How to lint staged Git files

We use linting to automate code formatting issues, to fix syntax errors and coding style. For example, you may have forgotten a semi-colon during aor bug fix you may have accidentally left a console.log statement.

Why should we use Linting?

Time spent on quality assurance and control can be reduced with automated linting. It also makes sure developers of the code's conformity to your coding standards.

Montitoring for coding errors

A common approach is to have the linting tool running in watch mode within a terminal to monitor and report errors whenever you save a file

The Problem With Watch mode

Popular linting tools include ESLint for JavaScript/TypeScript and stylelint for CSS/SCSS/Sass/Less/SugarSS. Running Lint with watch mode tends to be distracting, with your attention switching back-and-forth between the terminal and code editor.

Ideally, you should run the linter after you finish coding, but you may forget to run the linter and immediately commit your changes.

So there should ideally be an automated solution that hooks into your Git commit lifecycle.

lint-staged For Linting

With lint-staged, git commit command automatically runs the linter against files staged for commit, letting you continue working on the application code without any interruptions.

Once you are done with the code, you stage the modified files and run the linter before committing the changes.

You configure lint-staged to run a specific linter command against files that match a glob pattern. For JavaScript files (.js), ESLint is the linter to run against those files. For CSS files (.css), stylelint is the appropriate linter to run against those files.

git commit

If any files fail to pass, then they are not committed to the remote repository. Before the files can be committed, you must first resolve the errors raised by the linter. For projects with many contributors, linting enforces the project's coding conventions despite each contributor having their own set of opinions and conventions.

Why lint-staged is different from pre-commit And Husky?

Unlike lint-staged, the closely-related tools pre-commit and Husky lint all files, not just staged files. As your project grows, linting files that have not been modified becomes inefficient. It increases development time from all the redundant linting.

Husky vs pre-commit vs lint-staged

Husky supports all Git hooks, whereas pre-commit and lint-staged support only the pre-commit Git hook. Nevertheless, each library allows you to run any number of custom scripts, defined in package.json, when a hook is invoked. Git hooks, such as pre-commit, are invoked by an event such as executing the git commit command.

lint-staged uses Husky under-the-hood.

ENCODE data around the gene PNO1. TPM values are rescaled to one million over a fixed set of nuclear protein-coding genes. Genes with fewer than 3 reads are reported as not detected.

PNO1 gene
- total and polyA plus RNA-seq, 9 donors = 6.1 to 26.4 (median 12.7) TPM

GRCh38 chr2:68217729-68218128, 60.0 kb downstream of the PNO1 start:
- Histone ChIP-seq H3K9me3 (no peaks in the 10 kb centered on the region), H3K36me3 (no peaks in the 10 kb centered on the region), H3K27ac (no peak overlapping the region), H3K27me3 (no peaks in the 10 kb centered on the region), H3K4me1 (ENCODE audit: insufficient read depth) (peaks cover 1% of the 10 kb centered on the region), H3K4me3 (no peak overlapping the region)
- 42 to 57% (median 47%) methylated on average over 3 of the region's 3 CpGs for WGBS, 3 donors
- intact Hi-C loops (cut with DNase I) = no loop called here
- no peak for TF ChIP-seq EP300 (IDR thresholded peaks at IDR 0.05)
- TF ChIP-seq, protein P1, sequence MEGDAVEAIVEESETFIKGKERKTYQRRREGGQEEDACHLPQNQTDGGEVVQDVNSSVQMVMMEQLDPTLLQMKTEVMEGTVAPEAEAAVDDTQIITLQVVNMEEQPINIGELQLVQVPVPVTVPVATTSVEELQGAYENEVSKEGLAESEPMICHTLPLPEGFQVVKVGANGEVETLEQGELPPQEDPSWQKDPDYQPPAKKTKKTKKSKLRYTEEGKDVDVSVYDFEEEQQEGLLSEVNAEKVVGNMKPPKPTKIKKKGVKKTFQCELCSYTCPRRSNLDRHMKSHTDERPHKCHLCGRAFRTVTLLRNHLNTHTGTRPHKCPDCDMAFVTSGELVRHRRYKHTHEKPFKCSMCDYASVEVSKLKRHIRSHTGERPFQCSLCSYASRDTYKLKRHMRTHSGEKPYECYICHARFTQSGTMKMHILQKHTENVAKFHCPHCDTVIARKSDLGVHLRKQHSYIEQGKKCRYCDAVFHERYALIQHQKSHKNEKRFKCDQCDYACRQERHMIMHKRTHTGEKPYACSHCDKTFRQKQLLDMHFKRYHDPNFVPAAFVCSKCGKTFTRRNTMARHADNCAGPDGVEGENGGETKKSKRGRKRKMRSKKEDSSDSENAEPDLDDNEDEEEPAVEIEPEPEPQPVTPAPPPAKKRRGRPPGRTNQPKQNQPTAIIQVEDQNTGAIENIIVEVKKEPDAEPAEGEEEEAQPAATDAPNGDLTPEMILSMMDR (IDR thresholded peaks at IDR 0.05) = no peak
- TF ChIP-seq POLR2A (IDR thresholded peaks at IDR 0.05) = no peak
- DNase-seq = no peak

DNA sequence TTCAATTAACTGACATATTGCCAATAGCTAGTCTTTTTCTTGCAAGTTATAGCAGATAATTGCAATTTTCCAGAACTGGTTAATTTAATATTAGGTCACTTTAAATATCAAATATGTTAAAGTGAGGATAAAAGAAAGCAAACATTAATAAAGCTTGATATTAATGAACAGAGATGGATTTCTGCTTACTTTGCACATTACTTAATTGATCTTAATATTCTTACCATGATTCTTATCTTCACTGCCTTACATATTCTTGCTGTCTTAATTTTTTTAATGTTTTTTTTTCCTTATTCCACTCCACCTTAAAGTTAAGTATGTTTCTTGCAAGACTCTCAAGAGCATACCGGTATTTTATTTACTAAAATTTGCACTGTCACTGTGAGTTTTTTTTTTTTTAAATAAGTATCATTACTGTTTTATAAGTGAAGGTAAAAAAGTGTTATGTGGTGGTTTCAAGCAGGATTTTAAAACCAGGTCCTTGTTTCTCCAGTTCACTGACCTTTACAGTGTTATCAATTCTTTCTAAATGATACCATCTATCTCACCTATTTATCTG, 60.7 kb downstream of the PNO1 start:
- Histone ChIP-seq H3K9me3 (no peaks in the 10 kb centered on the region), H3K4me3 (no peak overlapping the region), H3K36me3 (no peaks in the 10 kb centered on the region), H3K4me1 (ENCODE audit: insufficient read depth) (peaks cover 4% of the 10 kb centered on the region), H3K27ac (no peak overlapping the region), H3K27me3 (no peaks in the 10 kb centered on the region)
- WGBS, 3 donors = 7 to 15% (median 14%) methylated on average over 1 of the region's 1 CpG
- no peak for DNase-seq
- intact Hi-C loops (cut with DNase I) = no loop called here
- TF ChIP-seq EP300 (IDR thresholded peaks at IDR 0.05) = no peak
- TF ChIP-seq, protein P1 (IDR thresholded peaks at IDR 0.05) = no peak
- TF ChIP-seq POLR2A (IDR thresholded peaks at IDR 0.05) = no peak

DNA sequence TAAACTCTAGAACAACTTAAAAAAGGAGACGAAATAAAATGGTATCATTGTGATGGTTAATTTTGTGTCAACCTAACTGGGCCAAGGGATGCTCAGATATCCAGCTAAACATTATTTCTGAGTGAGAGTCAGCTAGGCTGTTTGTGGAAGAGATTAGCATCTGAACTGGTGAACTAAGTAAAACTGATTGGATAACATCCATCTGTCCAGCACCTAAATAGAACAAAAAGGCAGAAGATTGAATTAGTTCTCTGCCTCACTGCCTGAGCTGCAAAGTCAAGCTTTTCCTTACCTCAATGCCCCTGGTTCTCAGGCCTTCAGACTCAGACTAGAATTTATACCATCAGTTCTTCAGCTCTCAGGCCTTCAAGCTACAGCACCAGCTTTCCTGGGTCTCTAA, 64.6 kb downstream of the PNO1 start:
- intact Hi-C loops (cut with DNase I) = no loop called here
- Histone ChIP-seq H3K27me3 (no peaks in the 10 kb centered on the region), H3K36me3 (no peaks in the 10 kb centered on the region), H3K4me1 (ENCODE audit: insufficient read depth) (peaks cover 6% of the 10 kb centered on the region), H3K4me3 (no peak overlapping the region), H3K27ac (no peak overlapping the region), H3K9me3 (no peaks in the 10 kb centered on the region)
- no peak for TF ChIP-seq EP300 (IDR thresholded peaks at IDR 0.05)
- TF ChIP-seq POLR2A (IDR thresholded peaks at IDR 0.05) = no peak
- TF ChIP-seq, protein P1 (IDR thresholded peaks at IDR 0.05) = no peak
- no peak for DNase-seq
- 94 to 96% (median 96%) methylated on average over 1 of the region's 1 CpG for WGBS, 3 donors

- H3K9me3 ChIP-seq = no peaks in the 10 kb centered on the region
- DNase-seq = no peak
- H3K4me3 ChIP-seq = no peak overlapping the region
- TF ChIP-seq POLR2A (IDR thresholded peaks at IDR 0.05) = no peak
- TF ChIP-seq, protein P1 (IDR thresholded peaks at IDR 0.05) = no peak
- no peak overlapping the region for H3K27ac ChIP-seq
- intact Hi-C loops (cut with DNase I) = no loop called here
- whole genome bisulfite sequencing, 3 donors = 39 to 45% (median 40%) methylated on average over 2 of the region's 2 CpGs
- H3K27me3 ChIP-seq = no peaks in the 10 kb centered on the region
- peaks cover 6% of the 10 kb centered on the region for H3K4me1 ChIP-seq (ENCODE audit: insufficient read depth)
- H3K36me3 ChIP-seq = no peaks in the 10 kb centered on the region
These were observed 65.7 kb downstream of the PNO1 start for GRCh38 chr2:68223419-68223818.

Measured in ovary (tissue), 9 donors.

Add lint-staged to your project

Now let's see a practical example of how to integrate lint-staged into your project.

Install lint-staged

To get started, check that your project already has ESLint, stylelint or Prettier configured (either via a .xxxrc configuration file or a key inside package.json). Otherwise, the following error message is shown during the installation of lint-staged.

Cannot add lint-staged: only eslint, \
stylelint, prettier or custom rules \
are supported.

To install lint-staged, run the following command within the root directory of your project:

npx mrm@2 lint-staged

mrm is a command line tool for automating and managing project configurations.

If you are prompted with the following message, then press y to proceed with the installation:

Need to install the following packages:
Ok to proceed? (y)

This command creates a ./husky directory. Adds the husky and lint-staged packages to package.json as dev dependencies. Adds a lint-staged property to package.json. If lint-staged finds a .eslintrc.js configuration file, then a *.js property is added to the lint-staged object.

Here's what this looks like in the package.json file.

  "lint-staged": {
    "*.js": "eslint --cache --fix"

Anytime a JavaScript file is staged for commit, lint-staged runs the ESLint linter with the --cache and --fix flags:

the --cache flag tells ESLint to only check changed files the --fix flag tells ESLint to automatically fix problems when possible. If lint-staged finds a .prettierrc configuration file, then a *.{js,css,md} property is added to the lint-staged object.

Here's what this looks like in the package.json file.

  "lint-staged": {
    "*.{js,css,md}": "prettier --write"

Anytime a JavaScript, CSS or Markdown file is staged for commit, lint-staged runs Prettier to properly format the contents of the file. This ensures the files are formatted even if a contributor does not have the Prettier plugin installed in their IDE to automatically format the files when saved.

Adding Testing And Other Scripts Suppose you want the staged JavaScript files to pass unit tests written with the Jest testing framework. Adding a new script is relatively straight-forward. Update the value of the *.js key to an array that contains a list of scripts to run against the staged JavaScript files.

As an example, suppose we want to run Jest tests with the jest --passWithNoTests command. The --passWithNoTests option allows the test suite to pass even if there are no test files present and you plan to add unit tests in the future.

  "lint-staged": {
    "*.js": [
      "eslint --cache --fix",
      "jest --passWithNoTests"

These scripts run in sequence from the first listed item to the last listed item. If a single command fails, then the entire commit is rejected.

To dive more into linting, check out the lint-staged Documentation.